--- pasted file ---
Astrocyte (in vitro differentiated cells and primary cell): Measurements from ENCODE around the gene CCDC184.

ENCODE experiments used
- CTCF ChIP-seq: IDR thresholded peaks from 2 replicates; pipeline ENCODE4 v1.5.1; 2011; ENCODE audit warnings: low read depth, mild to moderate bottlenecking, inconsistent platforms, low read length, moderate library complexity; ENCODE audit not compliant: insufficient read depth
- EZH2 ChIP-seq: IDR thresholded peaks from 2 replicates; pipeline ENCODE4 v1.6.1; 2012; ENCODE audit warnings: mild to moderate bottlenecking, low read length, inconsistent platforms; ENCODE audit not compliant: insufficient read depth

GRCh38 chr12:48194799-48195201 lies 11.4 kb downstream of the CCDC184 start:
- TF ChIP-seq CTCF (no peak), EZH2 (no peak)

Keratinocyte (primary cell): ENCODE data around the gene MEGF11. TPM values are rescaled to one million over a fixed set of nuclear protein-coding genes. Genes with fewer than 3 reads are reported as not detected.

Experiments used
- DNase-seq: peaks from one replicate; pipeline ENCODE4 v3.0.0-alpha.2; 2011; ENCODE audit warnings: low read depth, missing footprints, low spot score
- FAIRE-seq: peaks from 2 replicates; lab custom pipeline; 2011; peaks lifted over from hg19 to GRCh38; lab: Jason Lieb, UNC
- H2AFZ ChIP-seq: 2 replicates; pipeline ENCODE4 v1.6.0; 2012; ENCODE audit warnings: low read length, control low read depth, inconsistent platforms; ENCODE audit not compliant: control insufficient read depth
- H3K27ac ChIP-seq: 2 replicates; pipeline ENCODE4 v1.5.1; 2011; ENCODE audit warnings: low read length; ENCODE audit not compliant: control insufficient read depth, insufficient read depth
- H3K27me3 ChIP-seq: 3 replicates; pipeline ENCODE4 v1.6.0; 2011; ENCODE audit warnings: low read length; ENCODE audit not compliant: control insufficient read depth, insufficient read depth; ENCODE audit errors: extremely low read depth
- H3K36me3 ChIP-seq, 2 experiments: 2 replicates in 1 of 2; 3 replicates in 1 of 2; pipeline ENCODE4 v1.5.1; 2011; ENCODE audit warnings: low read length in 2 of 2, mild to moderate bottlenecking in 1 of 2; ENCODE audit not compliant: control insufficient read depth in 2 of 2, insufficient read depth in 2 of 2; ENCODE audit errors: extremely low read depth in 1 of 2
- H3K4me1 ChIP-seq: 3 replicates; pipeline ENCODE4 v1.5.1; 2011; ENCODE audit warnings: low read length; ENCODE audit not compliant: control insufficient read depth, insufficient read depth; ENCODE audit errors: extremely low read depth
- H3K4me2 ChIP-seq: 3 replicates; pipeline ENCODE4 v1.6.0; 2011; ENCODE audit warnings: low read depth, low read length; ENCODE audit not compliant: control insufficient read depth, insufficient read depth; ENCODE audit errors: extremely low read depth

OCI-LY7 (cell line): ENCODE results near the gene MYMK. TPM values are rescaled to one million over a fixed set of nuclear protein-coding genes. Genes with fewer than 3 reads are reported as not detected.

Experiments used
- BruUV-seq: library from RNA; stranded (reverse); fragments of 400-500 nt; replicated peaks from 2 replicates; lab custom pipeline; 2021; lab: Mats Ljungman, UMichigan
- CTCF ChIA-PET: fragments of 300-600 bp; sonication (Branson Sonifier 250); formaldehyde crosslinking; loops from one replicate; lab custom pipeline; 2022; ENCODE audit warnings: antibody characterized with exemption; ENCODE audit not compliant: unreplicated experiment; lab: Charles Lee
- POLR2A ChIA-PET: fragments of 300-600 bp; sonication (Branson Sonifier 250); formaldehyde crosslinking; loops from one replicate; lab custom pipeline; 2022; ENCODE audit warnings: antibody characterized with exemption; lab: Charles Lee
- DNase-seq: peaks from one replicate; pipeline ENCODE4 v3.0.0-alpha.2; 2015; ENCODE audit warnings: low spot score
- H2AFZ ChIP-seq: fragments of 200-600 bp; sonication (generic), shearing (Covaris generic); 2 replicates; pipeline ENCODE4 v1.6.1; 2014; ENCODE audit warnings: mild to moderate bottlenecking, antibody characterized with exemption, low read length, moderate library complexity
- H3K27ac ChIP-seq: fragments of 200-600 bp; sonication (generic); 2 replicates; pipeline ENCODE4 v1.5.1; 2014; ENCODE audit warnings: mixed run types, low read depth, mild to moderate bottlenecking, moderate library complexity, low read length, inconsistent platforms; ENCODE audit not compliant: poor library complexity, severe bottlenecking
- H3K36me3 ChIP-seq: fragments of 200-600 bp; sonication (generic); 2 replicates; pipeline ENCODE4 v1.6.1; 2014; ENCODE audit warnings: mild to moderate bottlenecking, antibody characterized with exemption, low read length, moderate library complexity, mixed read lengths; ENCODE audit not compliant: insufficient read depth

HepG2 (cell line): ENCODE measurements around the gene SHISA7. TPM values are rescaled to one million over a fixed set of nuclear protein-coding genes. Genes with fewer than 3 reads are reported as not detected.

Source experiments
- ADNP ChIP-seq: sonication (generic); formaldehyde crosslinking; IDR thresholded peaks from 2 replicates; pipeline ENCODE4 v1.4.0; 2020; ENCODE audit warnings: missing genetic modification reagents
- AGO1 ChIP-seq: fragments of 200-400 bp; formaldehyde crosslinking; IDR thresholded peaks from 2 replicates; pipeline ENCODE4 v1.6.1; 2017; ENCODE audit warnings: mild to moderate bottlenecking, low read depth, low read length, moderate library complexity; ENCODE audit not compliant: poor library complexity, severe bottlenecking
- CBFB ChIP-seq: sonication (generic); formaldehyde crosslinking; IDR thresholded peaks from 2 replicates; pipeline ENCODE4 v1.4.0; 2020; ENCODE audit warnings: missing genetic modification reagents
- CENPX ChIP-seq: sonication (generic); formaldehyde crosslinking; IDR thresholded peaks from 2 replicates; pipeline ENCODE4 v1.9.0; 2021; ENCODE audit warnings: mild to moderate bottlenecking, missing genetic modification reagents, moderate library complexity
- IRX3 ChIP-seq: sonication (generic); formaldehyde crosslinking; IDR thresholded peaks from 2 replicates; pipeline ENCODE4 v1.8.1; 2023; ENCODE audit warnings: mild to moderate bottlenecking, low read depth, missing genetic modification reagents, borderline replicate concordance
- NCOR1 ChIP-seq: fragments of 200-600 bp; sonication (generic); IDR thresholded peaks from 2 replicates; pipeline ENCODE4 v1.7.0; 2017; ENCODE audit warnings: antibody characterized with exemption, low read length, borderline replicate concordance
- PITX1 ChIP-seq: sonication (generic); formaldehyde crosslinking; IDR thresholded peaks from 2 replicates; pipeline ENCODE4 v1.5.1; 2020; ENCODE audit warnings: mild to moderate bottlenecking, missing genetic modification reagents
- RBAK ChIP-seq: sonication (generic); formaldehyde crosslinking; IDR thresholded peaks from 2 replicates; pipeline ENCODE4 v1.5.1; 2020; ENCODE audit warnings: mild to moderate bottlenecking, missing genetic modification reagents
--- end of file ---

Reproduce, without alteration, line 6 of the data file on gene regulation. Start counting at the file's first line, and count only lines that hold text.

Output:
- TF ChIP-seq CTCF (no peak), EZH2 (no peak)